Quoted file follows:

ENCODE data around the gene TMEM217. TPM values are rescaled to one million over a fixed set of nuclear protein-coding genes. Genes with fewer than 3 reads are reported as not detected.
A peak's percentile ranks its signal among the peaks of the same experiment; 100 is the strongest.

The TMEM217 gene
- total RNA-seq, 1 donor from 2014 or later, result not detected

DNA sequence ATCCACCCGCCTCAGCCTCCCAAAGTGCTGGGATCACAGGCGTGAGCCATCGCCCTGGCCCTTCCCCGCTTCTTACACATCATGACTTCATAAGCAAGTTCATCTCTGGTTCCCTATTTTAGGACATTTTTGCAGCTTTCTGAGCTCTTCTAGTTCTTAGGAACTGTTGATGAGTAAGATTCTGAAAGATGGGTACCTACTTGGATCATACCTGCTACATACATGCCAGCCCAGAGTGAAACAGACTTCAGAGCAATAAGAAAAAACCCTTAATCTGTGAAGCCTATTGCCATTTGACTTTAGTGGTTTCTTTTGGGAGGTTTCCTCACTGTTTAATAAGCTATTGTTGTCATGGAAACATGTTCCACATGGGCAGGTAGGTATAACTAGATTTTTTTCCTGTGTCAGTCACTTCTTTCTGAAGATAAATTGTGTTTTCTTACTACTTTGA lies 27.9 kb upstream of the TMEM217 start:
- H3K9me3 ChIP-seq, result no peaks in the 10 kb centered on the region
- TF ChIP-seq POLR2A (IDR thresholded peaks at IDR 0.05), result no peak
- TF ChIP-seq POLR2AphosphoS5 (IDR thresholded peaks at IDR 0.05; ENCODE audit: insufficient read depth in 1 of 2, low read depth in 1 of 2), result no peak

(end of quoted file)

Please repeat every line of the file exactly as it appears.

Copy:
ENCODE data around the gene TMEM217. TPM values are rescaled to one million over a fixed set of nuclear protein-coding genes. Genes with fewer than 3 reads are reported as not detected.
A peak's percentile ranks its signal among the peaks of the same experiment; 100 is the strongest.

The TMEM217 gene
- total RNA-seq, 1 donor from 2014 or later, result not detected

DNA sequence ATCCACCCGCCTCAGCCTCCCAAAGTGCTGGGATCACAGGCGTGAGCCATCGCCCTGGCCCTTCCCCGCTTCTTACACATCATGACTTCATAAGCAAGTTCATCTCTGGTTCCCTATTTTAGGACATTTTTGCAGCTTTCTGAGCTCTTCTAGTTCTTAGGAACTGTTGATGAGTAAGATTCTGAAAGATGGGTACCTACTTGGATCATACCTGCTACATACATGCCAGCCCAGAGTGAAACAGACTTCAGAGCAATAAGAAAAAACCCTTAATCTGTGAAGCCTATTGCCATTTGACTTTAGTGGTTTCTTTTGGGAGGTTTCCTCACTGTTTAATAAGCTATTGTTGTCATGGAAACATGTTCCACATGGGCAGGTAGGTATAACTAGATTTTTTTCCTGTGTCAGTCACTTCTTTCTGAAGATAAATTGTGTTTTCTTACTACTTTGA lies 27.9 kb upstream of the TMEM217 start:
- H3K9me3 ChIP-seq, result no peaks in the 10 kb centered on the region
- TF ChIP-seq POLR2A (IDR thresholded peaks at IDR 0.05), result no peak
- TF ChIP-seq POLR2AphosphoS5 (IDR thresholded peaks at IDR 0.05; ENCODE audit: insufficient read depth in 1 of 2, low read depth in 1 of 2), result no peak